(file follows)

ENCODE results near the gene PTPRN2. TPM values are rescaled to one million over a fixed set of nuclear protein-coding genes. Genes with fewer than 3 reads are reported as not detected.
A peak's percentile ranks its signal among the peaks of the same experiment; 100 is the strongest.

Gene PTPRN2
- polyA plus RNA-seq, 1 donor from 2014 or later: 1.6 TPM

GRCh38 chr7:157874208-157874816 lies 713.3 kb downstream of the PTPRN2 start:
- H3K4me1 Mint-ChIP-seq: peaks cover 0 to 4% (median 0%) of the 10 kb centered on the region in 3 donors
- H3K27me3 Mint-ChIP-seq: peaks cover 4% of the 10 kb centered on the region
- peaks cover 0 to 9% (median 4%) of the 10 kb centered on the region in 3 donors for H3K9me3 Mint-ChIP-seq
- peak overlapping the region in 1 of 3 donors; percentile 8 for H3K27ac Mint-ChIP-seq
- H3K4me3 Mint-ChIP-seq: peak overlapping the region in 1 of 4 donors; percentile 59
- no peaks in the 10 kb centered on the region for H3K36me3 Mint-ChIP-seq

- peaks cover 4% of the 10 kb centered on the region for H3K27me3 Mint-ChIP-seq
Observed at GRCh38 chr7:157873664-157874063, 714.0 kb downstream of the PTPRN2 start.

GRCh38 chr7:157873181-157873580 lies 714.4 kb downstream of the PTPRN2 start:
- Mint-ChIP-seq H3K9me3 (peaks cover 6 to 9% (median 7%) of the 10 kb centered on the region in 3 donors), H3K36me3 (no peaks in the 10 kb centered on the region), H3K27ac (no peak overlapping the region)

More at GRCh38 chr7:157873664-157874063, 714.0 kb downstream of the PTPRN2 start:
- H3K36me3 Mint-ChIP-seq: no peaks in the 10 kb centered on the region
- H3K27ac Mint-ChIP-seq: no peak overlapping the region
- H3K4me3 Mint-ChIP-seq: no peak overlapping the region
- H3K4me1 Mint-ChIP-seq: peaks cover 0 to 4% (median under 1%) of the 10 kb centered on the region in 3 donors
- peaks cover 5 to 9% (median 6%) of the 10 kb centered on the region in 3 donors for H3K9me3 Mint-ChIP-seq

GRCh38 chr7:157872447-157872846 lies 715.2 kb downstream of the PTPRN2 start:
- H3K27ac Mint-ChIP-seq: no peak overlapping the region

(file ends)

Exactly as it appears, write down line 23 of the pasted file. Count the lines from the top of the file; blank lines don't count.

- H3K27ac Mint-ChIP-seq: no peak overlapping the region